“The Franciscan missionaries who founded Los Angeles named our city for the Mother of God, the Queen of the Angels.
One of those missionaries was St. Junípero Serra, our newest American saint. St. Junípero was Hispanic, a migrant from Spain, and he entered this country after living for more than a decade in Mexico.
In his time, there were many in the California colonial government who denied the full humanity of the indigenous peoples living in this land. St. Junípero became their champion. He even wrote a “bill of rights” to protect them. And by the way — he wrote that bill of rights — three years before America’s Declaration of Independence.
Most Americans do not know this history. But Pope Francis does.
That is why, when the Holy Father came to this country in 2015, his first act was to hold a solemn Mass where he canonized St. Junípero. He held that Mass — not in Los Angeles, but right here in the nation’s capital.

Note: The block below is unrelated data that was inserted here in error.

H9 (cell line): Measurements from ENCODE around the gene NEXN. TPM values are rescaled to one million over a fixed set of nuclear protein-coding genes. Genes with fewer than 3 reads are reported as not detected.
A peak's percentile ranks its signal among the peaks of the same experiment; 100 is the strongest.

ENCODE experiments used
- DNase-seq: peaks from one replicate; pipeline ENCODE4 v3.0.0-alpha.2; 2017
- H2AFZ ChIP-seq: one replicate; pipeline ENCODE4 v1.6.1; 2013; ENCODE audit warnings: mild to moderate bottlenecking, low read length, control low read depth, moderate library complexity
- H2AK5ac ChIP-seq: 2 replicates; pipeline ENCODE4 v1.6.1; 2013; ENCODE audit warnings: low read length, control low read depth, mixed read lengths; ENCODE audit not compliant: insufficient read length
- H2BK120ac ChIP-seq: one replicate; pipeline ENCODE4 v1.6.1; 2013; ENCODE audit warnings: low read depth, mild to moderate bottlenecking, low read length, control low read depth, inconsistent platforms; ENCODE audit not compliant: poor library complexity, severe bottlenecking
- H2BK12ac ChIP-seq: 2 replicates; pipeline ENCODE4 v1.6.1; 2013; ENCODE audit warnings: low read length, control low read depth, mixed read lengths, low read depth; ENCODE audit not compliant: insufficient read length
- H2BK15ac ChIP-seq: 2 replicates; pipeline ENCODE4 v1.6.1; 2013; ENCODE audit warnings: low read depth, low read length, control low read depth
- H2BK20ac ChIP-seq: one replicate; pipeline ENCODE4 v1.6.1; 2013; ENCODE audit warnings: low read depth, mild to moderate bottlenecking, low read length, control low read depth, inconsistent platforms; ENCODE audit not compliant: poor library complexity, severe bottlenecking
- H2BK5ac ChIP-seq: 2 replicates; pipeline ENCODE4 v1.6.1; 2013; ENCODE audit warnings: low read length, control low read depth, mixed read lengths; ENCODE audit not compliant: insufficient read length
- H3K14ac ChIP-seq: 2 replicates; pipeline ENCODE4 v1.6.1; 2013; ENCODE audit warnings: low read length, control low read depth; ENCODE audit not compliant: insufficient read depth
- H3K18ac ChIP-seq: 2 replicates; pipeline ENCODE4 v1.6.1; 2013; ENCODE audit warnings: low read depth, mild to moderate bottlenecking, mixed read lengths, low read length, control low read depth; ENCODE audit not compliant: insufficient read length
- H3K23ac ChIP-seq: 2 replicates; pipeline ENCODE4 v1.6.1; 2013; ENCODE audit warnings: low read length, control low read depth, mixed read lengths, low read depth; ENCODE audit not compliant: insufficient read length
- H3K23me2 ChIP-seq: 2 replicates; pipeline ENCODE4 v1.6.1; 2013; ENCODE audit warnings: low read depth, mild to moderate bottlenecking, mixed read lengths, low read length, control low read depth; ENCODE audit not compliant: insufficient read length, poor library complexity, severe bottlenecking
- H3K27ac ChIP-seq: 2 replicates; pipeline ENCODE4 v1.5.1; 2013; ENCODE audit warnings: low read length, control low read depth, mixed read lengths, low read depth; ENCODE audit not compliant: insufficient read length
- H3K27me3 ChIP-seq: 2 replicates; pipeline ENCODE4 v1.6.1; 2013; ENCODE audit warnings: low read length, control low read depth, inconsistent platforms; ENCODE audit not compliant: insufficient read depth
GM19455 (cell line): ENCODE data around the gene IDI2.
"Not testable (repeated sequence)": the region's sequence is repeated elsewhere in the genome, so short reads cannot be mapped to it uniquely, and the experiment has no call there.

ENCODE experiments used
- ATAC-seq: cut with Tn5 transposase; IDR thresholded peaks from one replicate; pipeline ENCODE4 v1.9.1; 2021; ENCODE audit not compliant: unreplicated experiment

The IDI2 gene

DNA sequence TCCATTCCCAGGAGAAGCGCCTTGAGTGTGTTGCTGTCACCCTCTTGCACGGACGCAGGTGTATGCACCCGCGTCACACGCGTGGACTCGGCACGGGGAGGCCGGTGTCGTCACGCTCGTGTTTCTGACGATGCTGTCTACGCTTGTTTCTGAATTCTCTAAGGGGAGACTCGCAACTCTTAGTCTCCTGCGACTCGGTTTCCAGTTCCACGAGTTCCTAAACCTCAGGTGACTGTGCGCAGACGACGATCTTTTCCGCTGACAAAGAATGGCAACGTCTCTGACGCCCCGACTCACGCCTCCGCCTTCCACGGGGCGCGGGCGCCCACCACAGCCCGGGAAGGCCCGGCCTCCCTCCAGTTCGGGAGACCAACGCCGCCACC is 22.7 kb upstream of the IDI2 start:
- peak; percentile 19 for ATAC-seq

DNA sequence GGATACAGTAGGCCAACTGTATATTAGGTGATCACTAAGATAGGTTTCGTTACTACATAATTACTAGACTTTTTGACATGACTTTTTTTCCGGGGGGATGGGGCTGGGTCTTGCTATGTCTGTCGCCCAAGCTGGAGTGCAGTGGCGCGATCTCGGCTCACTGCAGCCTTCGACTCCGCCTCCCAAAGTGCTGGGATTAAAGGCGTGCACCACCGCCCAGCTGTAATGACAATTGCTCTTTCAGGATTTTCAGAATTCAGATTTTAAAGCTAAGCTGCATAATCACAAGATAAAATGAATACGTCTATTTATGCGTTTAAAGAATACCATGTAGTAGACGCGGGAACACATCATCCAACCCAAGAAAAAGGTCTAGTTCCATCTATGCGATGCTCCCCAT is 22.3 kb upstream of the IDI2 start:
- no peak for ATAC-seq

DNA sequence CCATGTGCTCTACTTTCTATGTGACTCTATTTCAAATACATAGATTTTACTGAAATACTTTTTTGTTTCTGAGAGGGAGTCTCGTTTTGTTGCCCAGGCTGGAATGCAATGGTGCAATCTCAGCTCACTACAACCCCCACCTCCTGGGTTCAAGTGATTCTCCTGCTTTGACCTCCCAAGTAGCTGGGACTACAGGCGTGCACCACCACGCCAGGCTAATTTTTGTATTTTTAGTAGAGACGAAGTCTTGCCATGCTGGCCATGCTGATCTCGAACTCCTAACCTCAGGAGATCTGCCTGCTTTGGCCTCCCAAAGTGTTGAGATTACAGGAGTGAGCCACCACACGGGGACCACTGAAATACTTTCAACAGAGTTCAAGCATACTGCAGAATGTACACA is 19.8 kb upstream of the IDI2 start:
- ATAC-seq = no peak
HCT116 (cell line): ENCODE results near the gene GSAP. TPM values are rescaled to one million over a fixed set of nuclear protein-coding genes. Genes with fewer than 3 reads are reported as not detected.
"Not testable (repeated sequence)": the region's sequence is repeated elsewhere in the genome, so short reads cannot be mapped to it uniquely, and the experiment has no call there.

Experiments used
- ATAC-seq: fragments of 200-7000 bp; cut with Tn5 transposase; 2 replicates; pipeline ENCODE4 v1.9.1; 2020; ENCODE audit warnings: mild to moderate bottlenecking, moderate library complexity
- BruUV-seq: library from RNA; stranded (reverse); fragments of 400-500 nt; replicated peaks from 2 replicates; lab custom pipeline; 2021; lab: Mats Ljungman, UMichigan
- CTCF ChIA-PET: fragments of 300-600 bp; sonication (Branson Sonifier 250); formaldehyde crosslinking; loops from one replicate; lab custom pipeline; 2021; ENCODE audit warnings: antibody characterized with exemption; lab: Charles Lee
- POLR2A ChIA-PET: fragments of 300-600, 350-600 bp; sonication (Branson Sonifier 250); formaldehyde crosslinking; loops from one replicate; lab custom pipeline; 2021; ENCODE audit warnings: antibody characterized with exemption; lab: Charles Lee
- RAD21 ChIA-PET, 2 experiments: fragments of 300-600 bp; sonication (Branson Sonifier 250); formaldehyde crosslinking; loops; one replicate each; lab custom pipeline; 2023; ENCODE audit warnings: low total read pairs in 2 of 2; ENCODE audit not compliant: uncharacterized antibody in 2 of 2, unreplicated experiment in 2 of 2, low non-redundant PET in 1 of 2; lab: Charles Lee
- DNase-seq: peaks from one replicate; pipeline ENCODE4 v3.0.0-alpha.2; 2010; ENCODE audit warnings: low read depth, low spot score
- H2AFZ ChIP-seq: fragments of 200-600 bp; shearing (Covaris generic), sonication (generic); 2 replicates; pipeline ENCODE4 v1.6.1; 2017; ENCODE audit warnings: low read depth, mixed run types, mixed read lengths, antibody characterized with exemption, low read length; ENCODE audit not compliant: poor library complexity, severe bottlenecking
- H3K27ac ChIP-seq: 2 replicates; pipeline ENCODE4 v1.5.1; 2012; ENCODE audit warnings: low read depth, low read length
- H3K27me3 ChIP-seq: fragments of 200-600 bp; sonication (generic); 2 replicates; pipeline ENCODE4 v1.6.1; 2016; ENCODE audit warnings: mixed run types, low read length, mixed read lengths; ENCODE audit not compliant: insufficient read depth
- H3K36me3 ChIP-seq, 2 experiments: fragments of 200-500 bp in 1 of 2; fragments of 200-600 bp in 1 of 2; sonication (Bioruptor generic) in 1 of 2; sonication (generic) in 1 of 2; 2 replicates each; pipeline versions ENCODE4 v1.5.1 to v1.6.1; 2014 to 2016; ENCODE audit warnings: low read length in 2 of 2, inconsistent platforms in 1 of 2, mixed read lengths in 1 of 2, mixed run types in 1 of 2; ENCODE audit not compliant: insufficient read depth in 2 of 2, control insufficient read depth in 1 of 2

Pope Francis was making a point. He believes we should honor St. Junípero as “one of the founding fathers of the United States.”[i]
I agree. I think we should, too. Because remembering St. Junípero and the first missionaries changes how we remember our national story. It reminds us that America’s first beginnings were not political. America’s first beginnings were spiritual.
The missionaries came here first — long before the Pilgrims, long before George Washington and Thomas Jefferson. Long before this country even had a name.
These missionaries — together with the colonists and the statesmen who came later — they laid the spiritual and intellectual groundwork for a nation that remains unique in human history. A nation conceived under God and committed to promoting human dignity, freedom and the flourishing of a diversity of peoples, races, ideas and beliefs.”
-Archbishop Jose Gomez, of Los Angeles, preaching to the majority of the Supreme Court and the great Red Mass gathering of the lawyers of Washington, DC